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Scott Walker's Victory by the Numbers

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Gubernatorial candidates seeking a rematch have now lost 5 of 7 contests in Wisconsin history

scottwalker10.JPGRepublican Governor Scott Walker's win over Democratic challenger Tom Barrett in the Wisconsin recall election Tuesday continues several trends in Badger State gubernatorial elections.

The contest marked the seventh major party gubernatorial rematch in Wisconsin history with the winner of the first contest successfully fending off the challenger five times against just two losses.

Walker defeated Barrett by a 53.2 to 46.3 percent margin.

The last time a candidate sought such a rematch and won was in 1942 when Progressive Orland Loomis defeated one-term Republican incumbent Julius Heil after loing to the GOPer two years prior. (Loomis never took office, dying shortly after Election Day).

With Walker's victory, incumbent governors have now been reelected at a rate of 74.5 percent in Wisconsin - winning 35 contests and losing just 12 times over the last 160+ years since statehood.

The 6.9-point decision Tuesday means Wisconsin now joins Rhode Island (five), Minnesota (four), and Iowa (four) as the only states with at least four consecutive gubernatorial races decided by single digits.

Wisconsin's inaugural Barrett vs. Walker matchup in 2010 was decided by 5.8 points after Democrat Jim Doyle won his two terms by 3.7 points in 2002 and 7.4 points in 2006.

Walker won 60 counties en route to his victory on Tuesday - up one from 59 in his 2010 win.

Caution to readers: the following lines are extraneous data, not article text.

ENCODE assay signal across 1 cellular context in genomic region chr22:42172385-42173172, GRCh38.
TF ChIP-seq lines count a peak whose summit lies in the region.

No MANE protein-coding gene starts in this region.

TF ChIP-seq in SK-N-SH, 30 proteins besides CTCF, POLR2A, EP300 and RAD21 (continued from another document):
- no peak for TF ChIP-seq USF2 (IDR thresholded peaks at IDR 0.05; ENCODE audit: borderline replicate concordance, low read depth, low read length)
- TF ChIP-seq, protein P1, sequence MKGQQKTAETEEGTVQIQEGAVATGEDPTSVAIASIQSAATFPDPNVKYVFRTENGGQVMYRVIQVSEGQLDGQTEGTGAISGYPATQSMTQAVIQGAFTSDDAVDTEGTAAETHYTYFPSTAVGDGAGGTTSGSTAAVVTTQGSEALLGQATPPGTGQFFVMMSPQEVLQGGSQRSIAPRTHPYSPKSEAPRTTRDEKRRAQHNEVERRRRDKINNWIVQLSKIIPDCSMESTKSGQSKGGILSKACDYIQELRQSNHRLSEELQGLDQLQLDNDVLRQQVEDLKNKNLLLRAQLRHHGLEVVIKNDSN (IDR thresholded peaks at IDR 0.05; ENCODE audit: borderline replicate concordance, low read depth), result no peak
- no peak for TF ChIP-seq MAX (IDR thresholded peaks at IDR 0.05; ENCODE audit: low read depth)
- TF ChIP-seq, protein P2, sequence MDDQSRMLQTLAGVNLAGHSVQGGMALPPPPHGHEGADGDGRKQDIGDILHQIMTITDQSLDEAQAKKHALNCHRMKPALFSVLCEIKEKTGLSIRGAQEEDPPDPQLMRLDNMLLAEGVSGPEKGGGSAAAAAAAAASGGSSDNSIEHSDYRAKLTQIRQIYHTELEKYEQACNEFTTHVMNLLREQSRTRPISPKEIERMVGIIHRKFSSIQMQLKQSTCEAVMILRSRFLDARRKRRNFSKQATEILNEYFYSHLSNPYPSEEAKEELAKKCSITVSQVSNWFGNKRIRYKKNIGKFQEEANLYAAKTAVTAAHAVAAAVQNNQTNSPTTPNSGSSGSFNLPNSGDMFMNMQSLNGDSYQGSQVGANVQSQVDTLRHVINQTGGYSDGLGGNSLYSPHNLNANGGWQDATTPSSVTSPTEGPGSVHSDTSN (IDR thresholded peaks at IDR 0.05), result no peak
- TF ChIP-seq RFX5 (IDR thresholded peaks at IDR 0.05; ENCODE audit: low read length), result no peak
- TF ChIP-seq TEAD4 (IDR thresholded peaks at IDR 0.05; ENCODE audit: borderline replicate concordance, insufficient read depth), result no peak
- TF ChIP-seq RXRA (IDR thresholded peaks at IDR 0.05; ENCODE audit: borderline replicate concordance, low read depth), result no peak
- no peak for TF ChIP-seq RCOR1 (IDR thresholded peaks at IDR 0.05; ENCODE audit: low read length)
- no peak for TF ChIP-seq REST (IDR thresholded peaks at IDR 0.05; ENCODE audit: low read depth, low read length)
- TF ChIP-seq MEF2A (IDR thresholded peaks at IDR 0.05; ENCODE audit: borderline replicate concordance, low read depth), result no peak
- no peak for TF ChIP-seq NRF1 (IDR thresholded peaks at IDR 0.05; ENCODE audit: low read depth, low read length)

The third candidate on the ballot, independent Hari Trivedi, was a non-factor in the race - failing to eclipse one percent of the vote.

Only two independent candidates for governor in Badger State history have ever won more than 1 percent - and both were former major party officeholders.

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Remains of the Data

Plurality-Winning Governors Elected At Century-Long High Water Mark

The rate of gubernatorial candidates elected without the support of a majority of voters is at its highest level since the 1910s.

Political Crumbs

Seeing Red

Congressman Nick Rahall's failed bid for a 20th term in West Virginia this cycle, combined with a narrow loss by Nick Casey to Alex Mooney in Shelley Moore Capito's open seat, means that West Virginia Democrats will be shut out of the state's U.S. House delegation for the first time in over 90 years. The Republican sweep by two-term incumbent David McKinley in the 1st CD, Mooney in the 2nd, and Evan Jenkins over Rahall in the 3rd marks the first time the GOP has held all seats in the chamber from West Virginia since the Election of 1920. During the 67th Congress (1921-1923) all six seats from the state were controlled by the GOP. Since the Election of 1922, Democrats have won 76 percent of all U.S. House elections in the Mountain State - capturing 172 seats compared to 54 for the GOP.


Home Field Advantage?

When the 114th Congress convenes in a few days, Maine will be represented by one home-grown U.S. Representative: Waterville-born Republican Bruce Poliquin. With the departure of Millinocket-born Mike Michaud, who launched a failed gubernatorial bid, the Pine Tree State was poised to send a House delegation to D.C. without any Maine-born members for the first time since 1821. Three-term U.S. Rep. Chellie Pingree (born in Minnesota) coasted to reelection as expected, however Poliquin edged Kentucky-born Emily Cain by 5.3 points to keep the streak alive. Since 1876, a total of 208 of the 222 candidates elected to the nation's lower legislative chamber from the state have been born in Maine, or 94 percent.


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